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Ethics Bowl Team Lands in 11th Place at National Competition in San Antonio
FOR IMMEDIATE RELEASE
Kacey Gardner, editorial assistant
Eric Gampel, faculty
Department of Philosophy
The team, composed of students Jeremy McNutt, Mark Gaynor, Michelle Grek and Jordan Draper, won two of its three rounds, losing only to semifinalist St. Olaf College. The students had prepared 15 ethics cases in advance of the competition, three of which were randomly selected for each round. The three the CSU, Chico team presented were
- Case #1: Whether it is unethical for a food company to run a blind taste test on its frozen foods when the food included chemical additives that one of the tasters had publicly criticized on a blog as unhealthy. The food company knew of the taster’s objections but did not inform her in advance.
- Case #8: Whether it is ethical for the United States to have laws that permit corporations and unions to make unlimited political contributions.
- Case #13: Whether the United States should enact more stringent legislation protecting disputed artworks from other countries on loan to U.S. museums.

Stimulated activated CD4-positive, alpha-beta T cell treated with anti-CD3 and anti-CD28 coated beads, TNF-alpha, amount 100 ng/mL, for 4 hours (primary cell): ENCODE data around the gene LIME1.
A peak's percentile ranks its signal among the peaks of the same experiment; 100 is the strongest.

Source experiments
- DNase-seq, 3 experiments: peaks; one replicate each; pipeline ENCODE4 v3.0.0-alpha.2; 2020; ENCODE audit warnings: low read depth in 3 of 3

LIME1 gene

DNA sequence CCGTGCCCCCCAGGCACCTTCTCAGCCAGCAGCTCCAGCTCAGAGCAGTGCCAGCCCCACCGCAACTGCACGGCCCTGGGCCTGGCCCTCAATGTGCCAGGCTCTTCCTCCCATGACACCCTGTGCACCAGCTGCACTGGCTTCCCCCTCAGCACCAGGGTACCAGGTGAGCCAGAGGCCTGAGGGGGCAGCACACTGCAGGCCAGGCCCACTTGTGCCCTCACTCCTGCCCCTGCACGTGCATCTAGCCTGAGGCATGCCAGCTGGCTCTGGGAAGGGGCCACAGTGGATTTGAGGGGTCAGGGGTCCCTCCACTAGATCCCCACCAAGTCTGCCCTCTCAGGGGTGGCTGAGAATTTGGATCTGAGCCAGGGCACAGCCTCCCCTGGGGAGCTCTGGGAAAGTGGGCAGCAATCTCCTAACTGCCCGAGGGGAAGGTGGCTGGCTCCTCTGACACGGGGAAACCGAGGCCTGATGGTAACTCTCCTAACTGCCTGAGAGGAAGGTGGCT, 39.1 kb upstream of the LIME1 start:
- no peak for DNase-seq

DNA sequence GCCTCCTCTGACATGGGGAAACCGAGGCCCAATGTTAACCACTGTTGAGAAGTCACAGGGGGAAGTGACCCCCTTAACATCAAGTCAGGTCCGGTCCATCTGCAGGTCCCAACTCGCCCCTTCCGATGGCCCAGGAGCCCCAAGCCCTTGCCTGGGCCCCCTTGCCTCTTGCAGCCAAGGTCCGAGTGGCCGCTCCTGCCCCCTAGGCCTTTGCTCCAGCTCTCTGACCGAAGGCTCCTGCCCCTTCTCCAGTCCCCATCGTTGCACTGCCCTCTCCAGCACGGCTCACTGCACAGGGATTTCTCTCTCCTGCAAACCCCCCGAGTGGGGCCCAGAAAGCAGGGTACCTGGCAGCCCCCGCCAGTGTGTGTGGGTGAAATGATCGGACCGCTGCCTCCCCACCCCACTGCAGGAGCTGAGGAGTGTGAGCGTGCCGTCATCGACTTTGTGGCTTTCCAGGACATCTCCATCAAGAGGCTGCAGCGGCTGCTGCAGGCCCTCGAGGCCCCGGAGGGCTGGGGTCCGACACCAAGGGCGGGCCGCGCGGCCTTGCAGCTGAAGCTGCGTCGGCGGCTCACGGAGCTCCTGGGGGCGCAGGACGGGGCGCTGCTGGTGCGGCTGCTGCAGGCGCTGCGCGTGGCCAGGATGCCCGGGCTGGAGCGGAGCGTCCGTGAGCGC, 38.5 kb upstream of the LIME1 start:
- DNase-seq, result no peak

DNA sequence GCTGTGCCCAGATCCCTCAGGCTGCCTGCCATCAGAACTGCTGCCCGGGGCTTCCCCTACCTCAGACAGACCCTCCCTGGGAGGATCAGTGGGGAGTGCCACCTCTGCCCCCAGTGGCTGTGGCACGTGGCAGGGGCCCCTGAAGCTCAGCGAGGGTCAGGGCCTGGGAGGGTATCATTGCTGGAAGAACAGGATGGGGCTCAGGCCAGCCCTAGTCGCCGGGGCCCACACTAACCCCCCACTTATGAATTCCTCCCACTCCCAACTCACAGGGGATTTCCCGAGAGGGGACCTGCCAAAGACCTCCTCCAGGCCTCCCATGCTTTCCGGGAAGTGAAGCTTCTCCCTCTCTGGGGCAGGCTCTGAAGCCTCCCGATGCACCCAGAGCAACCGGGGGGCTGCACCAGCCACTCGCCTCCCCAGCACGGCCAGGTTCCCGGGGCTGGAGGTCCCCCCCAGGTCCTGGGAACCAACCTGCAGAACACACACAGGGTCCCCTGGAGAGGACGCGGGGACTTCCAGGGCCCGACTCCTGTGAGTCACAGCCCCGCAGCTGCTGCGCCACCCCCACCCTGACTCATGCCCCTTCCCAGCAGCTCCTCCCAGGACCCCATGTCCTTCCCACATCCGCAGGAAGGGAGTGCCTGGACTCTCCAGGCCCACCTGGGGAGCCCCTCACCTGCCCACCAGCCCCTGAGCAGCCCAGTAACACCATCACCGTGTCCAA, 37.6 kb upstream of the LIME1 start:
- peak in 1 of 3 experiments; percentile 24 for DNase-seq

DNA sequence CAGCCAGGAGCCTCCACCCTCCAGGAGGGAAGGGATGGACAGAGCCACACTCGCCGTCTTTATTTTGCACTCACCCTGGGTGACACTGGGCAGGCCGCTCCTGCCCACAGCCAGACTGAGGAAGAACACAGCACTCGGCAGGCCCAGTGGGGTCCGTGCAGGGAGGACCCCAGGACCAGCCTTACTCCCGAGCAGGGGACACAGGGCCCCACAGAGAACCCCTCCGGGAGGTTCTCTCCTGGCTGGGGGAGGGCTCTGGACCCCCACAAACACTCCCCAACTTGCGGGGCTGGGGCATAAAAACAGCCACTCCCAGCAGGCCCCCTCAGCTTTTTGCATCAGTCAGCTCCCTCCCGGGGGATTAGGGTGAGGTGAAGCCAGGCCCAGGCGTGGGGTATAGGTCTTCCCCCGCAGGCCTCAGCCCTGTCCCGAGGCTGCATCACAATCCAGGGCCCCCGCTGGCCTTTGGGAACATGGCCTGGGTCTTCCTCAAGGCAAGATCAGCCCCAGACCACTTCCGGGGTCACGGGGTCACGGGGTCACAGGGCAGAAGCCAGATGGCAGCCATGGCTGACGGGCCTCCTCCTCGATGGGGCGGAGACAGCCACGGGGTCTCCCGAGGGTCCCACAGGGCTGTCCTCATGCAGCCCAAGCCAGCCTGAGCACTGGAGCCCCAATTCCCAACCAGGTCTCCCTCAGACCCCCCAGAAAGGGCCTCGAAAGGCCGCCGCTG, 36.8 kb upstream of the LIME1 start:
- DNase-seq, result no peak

The team was also responsible for five-minute responses to presentations from opposing teams about Cases 6 (Dream Act), 7 (exotic animal hunting) and 14 (prenatal genetic testing).
The 32 teams who competed in the national competition were selected from regional playoffs, which saw well over 100 teams nationwide from various universities. CSU, Chico’s two teams of three that competed at regionals in Santa Cruz placed first and second, qualifying them to send one team to nationals.
The champion of the national competition was DePauw University. CSU, Chico placed ahead of many strong contenders, including Colgate University, The Citadel and Illinois Wesleyan University.
“I’ve participated in Ethics Bowl for three years now and have seen us make it to nationals twice,” said Gaynor, a senior on the team. “I would rank the experience among the greatest opportunities I’ve had as an undergraduate, and I think it’s contributed immensely to my growth, both as a philosopher and as a person.”
The championship was held as part of the Association for Practical and Professional Ethics 22nd Annual Meeting. Recognized widely by educators, the Intercollegiate Ethics Bowl has received special commendation for excellence and innovation from the American Philosophical Association and received the 2006 American Philosophical Association/Philosophy Documentation Center’s 2006 prize for Excellence and Innovation in Philosophy Programs. The format, rules and procedures of the contest all have been developed to model widely acknowledged best methods of reasoning in practical and professional ethics.